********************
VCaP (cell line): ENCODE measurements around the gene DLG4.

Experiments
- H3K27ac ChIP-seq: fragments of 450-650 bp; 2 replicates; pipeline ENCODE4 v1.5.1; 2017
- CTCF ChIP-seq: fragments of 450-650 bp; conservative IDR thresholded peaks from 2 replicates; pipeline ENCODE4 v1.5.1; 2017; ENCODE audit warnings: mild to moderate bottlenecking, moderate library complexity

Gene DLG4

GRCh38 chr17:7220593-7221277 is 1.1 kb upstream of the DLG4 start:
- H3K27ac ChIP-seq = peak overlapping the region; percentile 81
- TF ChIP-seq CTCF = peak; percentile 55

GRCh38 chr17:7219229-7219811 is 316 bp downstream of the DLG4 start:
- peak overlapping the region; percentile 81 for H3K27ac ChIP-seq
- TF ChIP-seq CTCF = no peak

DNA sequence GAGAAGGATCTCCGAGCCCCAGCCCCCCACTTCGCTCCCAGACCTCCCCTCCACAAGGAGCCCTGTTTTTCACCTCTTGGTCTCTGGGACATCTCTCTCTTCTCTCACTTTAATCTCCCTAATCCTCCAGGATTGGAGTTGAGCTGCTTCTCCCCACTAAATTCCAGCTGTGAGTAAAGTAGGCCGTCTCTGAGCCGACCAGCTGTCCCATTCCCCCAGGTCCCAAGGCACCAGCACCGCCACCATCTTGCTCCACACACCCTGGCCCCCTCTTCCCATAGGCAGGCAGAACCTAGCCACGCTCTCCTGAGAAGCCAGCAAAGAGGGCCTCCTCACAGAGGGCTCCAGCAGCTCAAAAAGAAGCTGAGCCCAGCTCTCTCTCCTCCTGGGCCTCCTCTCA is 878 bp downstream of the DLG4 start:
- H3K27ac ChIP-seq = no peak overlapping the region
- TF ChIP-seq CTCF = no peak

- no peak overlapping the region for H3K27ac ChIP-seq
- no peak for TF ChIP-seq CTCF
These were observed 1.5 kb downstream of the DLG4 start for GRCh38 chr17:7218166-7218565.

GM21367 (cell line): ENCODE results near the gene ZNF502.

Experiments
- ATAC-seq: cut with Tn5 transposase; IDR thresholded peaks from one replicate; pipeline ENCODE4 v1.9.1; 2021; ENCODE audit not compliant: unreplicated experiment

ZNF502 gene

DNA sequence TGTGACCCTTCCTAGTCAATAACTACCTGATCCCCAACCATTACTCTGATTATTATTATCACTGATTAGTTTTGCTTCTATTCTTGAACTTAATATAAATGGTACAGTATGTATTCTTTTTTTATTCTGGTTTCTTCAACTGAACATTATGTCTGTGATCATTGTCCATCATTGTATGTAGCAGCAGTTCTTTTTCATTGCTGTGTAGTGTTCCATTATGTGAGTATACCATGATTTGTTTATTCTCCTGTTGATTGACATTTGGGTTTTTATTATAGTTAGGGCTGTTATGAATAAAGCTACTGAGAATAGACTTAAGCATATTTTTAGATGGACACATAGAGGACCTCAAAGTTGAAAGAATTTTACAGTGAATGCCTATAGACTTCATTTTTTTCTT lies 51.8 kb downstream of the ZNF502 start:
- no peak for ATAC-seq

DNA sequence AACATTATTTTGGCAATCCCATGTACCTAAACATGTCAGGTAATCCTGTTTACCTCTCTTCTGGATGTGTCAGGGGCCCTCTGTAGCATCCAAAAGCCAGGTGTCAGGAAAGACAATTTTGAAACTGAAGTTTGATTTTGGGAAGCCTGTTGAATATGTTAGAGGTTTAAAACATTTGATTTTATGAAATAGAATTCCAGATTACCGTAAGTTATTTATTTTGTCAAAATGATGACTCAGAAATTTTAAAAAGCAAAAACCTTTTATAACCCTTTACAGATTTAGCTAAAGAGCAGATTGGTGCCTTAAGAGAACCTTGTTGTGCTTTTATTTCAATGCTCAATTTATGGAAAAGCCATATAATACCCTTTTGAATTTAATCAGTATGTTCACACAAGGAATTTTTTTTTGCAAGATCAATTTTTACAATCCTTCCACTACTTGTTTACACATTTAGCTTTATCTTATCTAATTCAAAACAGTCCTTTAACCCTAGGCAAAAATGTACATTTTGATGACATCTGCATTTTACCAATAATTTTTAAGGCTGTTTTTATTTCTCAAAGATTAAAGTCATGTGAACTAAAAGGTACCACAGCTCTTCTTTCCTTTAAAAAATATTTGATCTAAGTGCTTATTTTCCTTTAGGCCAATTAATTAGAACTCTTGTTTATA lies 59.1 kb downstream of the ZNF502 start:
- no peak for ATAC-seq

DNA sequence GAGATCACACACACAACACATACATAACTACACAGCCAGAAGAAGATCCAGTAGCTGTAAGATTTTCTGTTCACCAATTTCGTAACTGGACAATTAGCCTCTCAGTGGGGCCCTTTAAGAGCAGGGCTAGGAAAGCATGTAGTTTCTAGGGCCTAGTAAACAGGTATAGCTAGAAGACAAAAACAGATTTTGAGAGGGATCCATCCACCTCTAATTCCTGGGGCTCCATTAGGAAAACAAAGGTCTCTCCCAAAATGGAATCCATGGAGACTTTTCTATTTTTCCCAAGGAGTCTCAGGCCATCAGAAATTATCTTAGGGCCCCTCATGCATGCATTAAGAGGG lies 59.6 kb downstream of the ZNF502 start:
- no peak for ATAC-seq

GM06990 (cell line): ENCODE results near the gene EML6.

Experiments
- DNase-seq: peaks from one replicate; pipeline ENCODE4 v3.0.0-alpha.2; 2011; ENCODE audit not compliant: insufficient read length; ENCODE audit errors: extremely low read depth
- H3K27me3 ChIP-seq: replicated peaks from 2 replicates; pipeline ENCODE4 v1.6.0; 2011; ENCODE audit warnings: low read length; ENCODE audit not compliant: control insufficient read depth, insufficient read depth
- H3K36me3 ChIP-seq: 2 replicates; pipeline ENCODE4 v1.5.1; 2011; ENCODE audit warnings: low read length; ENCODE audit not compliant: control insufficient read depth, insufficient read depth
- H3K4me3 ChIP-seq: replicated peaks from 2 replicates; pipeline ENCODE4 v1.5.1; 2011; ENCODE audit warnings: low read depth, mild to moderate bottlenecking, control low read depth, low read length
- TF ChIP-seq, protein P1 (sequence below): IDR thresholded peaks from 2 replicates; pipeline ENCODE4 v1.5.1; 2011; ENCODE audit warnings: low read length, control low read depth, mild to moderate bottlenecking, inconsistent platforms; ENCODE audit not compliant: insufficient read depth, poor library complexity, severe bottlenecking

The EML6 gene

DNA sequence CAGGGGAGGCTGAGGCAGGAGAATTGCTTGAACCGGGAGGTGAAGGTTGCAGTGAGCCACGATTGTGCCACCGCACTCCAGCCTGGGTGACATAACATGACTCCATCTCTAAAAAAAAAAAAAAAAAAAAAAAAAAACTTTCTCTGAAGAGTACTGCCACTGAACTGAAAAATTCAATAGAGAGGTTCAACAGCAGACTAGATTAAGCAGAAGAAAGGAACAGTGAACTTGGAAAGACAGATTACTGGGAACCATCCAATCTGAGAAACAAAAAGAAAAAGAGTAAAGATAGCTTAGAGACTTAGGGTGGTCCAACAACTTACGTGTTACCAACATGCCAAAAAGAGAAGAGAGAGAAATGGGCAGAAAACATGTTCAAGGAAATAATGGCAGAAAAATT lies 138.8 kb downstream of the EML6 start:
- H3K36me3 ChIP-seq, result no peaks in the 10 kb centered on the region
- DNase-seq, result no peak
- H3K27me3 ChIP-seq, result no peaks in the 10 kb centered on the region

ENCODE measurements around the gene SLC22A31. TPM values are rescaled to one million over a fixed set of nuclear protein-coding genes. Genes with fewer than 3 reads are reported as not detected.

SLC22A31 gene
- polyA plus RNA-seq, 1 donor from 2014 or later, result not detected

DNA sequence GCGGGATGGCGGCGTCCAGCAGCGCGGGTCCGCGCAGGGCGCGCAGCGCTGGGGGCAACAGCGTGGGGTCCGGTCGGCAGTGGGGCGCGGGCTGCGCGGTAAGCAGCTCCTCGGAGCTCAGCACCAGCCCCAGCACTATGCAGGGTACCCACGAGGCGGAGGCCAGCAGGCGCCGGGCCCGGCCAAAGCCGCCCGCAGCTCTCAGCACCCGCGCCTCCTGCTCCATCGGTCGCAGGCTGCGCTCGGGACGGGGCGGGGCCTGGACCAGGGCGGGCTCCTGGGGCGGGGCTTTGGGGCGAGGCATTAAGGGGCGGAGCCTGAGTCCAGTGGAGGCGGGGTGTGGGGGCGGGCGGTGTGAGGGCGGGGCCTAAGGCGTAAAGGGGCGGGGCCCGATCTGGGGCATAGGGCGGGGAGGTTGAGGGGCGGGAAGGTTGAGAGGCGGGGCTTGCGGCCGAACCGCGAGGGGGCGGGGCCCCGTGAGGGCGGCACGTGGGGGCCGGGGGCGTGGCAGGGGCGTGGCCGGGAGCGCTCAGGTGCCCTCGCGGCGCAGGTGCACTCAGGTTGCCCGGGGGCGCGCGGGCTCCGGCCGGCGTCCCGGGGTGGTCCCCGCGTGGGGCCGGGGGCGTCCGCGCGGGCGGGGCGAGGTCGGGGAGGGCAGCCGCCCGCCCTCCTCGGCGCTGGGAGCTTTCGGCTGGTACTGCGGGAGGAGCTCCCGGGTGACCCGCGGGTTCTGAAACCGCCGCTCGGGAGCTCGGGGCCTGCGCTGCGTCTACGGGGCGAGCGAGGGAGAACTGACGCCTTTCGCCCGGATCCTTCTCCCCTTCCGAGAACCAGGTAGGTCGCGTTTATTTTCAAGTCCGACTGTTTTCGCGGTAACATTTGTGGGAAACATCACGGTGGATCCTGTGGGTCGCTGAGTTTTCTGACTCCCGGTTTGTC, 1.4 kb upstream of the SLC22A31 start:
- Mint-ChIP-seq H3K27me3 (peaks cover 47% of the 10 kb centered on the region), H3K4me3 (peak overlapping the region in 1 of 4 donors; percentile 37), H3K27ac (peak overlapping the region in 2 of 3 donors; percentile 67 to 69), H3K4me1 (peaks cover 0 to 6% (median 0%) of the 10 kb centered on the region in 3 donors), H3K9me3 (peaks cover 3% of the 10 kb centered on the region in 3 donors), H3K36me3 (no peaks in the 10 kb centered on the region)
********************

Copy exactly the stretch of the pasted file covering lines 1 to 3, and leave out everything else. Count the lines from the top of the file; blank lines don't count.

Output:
VCaP (cell line): ENCODE measurements around the gene DLG4.

Experiments
- H3K27ac ChIP-seq: fragments of 450-650 bp; 2 replicates; pipeline ENCODE4 v1.5.1; 2017